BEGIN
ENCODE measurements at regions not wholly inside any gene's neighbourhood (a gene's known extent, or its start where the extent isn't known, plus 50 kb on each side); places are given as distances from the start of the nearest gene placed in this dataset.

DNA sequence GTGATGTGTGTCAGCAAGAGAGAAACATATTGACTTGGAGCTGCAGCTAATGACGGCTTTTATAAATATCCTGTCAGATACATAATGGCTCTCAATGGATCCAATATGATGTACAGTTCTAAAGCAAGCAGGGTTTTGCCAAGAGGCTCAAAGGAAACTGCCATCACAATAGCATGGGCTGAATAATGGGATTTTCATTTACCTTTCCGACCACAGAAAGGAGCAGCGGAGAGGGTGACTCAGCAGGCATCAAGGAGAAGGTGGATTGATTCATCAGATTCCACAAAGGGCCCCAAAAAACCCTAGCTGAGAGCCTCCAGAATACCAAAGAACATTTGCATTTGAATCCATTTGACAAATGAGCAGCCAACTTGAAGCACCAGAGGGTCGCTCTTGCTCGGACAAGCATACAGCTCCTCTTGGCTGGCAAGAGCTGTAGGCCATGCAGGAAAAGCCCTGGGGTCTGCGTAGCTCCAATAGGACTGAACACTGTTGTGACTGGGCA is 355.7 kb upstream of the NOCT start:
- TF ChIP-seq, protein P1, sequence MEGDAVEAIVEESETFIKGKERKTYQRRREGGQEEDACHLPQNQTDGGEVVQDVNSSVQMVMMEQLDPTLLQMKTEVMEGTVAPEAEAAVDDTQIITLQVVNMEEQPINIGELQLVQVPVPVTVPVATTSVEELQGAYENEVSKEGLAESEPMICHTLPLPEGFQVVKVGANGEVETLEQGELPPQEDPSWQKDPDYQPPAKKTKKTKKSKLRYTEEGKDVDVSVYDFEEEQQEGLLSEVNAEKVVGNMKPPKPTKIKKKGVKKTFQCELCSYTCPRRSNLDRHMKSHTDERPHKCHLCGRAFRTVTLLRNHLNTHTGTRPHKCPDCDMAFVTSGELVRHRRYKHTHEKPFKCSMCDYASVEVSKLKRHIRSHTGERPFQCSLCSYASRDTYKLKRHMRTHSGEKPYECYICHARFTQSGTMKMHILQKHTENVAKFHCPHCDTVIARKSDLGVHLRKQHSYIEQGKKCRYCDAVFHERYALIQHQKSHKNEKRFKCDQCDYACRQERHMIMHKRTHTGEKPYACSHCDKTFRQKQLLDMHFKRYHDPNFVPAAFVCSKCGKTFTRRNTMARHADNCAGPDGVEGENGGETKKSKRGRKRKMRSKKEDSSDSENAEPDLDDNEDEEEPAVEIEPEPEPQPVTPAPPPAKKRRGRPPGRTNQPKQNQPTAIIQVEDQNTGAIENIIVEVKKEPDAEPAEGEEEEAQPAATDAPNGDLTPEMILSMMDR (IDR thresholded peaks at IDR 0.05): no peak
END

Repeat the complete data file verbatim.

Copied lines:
ENCODE measurements at regions not wholly inside any gene's neighbourhood (a gene's known extent, or its start where the extent isn't known, plus 50 kb on each side); places are given as distances from the start of the nearest gene placed in this dataset.

DNA sequence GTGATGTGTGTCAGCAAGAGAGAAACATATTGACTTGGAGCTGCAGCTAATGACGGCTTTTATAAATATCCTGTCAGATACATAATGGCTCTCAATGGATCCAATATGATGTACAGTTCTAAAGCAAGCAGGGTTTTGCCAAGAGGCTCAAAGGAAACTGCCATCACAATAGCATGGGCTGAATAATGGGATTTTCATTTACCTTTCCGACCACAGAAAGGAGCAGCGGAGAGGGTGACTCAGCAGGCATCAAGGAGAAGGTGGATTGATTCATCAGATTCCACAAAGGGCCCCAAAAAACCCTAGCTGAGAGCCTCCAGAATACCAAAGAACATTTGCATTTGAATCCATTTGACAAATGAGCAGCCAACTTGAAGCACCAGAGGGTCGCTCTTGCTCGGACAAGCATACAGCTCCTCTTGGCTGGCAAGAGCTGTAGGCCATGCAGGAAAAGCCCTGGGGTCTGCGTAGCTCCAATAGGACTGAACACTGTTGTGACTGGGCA is 355.7 kb upstream of the NOCT start:
- TF ChIP-seq, protein P1, sequence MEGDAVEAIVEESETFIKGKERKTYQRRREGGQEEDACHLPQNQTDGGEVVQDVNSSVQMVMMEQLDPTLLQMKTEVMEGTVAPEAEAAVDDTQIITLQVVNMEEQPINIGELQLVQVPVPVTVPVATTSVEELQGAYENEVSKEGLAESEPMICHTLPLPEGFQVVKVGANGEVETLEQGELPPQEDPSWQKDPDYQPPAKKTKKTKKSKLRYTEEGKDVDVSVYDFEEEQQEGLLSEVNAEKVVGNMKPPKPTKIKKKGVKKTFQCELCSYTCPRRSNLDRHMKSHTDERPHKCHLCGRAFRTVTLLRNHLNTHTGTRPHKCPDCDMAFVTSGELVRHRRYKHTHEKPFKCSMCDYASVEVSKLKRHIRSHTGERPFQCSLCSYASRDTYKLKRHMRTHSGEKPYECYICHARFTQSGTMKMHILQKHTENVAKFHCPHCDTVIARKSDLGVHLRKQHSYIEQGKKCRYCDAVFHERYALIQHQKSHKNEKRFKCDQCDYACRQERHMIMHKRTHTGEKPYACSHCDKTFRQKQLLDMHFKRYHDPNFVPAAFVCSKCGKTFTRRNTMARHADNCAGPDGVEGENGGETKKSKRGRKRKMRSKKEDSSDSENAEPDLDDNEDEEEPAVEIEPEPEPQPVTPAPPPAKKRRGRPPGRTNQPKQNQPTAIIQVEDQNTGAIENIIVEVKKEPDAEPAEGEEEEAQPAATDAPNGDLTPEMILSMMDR (IDR thresholded peaks at IDR 0.05): no peak